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APEC Economies: A paradigm shift? (PDF, 1.71MB)
Edited by: Tan Khee Giap, Eduardo Pedrosa, and Grace Aw
Based on SINCPEC Conference, Singapore, April 2012
The 2012 SINCPEC conference was held back-to-back with the PECC’s Standing Committee. This SINCPEC conference was a prelude to the APEC meetings held in Vladivostok in September 2012.
The objective of this conference was to provide ideas and suggestion on the major issues that leaders of the Asia-Pacific region have identified, focusing on further trade liberalization, nurturing Asia-Pacific growth with paradigm shift and potential structural change needed, as well as securing future growth through functional cooperation.
The wide range of discussions held at the SINCPEC conference set the scene for the PECC Standing Committee meeting, where members deliberated on the future role of the organization and its relevance to the region.
The first plenary session on ‘Further Trade Liberalization for APEC Economies’ addressed issues relating to Trans-Pacific Partnership agreement, invigorating trade and investment liberalization and facilitation in the Asia Pacific. Three topics were covered in this section: Trade Liberalization within the Regional Economic Architecture; Consolidating Sub-Regional Initiatives: The EAFTA as Catalyst; The Completion of the ASEAN Economic Community 2015.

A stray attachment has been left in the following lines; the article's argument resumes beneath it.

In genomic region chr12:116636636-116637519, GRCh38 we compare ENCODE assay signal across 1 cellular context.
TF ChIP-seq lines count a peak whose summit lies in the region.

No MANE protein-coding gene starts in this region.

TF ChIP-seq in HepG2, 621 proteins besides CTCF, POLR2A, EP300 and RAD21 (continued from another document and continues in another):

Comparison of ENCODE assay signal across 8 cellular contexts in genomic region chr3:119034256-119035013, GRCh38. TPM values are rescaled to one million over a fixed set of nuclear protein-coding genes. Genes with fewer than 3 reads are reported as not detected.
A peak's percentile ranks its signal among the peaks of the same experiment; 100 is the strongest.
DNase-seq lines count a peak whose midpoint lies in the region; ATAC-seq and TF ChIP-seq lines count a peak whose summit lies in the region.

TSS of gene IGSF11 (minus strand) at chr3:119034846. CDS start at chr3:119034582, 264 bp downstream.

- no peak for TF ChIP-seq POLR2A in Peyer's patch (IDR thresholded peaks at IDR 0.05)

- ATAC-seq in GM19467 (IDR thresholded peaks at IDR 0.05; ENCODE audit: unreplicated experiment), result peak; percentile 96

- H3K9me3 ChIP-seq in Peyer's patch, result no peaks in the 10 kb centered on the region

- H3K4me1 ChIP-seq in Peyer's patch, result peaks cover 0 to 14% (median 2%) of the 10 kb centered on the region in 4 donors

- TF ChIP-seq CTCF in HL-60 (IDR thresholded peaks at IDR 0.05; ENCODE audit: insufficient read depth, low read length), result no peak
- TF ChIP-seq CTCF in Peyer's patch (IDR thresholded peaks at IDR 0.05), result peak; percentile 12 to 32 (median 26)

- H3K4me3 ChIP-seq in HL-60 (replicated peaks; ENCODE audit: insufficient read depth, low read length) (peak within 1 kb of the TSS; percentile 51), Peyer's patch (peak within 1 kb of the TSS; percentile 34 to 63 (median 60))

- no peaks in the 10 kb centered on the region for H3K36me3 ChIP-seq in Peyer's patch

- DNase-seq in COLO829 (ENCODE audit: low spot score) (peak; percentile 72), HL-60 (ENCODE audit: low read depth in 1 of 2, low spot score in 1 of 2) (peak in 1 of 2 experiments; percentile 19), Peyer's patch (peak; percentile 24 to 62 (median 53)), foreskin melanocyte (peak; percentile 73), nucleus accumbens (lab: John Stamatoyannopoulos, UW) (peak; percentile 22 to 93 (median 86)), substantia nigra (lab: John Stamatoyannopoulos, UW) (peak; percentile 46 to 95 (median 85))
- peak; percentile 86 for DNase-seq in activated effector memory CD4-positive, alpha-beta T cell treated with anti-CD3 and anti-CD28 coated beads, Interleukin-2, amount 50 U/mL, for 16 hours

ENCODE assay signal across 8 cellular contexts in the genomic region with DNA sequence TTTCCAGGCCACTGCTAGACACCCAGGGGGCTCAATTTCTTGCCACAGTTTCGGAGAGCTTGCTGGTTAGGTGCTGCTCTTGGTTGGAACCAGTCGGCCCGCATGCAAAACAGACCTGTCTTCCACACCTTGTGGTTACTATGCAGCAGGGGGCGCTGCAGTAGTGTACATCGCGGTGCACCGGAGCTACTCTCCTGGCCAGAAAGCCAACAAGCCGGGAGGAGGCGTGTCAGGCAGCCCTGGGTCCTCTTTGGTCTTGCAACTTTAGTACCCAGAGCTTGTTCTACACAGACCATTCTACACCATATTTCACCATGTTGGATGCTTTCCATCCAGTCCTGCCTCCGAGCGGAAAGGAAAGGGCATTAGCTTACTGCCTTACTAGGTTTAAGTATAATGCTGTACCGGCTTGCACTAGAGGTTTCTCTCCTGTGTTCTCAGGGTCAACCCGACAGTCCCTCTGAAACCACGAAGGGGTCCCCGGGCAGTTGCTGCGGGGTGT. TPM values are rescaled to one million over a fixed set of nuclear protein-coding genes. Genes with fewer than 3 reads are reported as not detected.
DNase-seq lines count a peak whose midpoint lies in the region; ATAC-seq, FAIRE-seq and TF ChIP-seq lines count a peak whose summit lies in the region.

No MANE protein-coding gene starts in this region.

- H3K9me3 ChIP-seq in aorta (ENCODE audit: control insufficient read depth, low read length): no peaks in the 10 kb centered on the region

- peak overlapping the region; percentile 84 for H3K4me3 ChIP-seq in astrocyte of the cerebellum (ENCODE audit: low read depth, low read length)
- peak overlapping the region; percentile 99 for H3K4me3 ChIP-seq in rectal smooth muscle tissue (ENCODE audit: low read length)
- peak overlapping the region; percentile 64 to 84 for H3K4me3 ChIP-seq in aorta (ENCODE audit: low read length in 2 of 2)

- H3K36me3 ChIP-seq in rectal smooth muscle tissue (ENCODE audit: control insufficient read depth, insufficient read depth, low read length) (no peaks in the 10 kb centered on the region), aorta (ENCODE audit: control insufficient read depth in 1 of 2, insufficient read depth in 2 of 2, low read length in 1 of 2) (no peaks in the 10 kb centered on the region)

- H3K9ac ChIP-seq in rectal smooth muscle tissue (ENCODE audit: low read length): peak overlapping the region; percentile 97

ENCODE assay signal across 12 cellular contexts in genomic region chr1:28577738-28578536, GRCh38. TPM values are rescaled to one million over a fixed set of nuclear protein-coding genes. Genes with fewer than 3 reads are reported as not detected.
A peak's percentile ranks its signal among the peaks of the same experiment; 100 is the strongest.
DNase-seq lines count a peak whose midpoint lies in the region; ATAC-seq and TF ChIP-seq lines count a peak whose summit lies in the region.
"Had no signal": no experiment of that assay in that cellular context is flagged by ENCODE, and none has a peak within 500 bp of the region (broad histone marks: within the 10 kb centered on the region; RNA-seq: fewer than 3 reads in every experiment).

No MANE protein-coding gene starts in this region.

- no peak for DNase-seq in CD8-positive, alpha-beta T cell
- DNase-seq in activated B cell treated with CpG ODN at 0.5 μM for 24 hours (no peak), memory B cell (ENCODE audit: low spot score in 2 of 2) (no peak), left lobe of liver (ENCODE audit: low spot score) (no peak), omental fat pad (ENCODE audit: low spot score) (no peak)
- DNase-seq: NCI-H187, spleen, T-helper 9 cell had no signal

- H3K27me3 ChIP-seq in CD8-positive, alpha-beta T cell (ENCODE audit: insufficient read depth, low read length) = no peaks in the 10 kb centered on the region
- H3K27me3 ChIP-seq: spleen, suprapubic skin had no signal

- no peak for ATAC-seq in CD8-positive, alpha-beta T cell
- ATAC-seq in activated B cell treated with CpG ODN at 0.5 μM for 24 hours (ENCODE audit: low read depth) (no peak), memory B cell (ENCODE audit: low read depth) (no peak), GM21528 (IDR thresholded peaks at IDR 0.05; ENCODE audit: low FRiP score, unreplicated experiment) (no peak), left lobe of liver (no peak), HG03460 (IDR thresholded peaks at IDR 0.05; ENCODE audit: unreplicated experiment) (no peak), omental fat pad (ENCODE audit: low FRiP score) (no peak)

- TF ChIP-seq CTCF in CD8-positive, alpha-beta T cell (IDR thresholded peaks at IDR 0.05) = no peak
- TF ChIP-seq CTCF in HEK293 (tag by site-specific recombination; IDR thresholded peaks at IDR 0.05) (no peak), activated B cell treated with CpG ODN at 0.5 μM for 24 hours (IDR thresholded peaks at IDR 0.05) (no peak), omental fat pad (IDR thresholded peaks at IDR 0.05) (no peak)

The session on ‘Trade Liberalization within the Regional Economic Architecture’ described the regional economic architecture as concentric circles with ASEAN and APEC at the core, respectively. These concentric circles are expected to form the pathway for a free trade area of the Asia-Pacific, which is important to maintain regional peace and stability.
‘Consolidating Sub-Regional Initiatives: The EAFTA as Catalyst’ discussed the obstacles that exist in the establishment of a region-wide East Asia free trade area, and the options possible in the face of these obstacles. The economic integration in Northeast Asia was also discussed, as well as Korea’s position on regional economic integration.
The section on ‘The Completion of the ASEAN Economic Community 2015’ considered the motivation to achieve the ASEAN Economic Community by 2015, and how far ASEAN is away from this target.
The second plenary session on ‘Nurturing Asia Pacific Growth in the Aftermath of the Fiscal Crises in Europe: Paradigm Shift and Structural Change Needed’ will discussed how APEC economies can cope with external debt and ensure fiscal sustainability. The session began with a discussion on Russia’s objectives in APEC, and was followed by a presentation on the motives driving Japan’s contributions to ASEAN. This plenary session ended with the lessons that Asian economies can learn from the on-going European fiscal crisis, and introduced a simple measure of fiscal sustainability that governments can use as an early warning signal.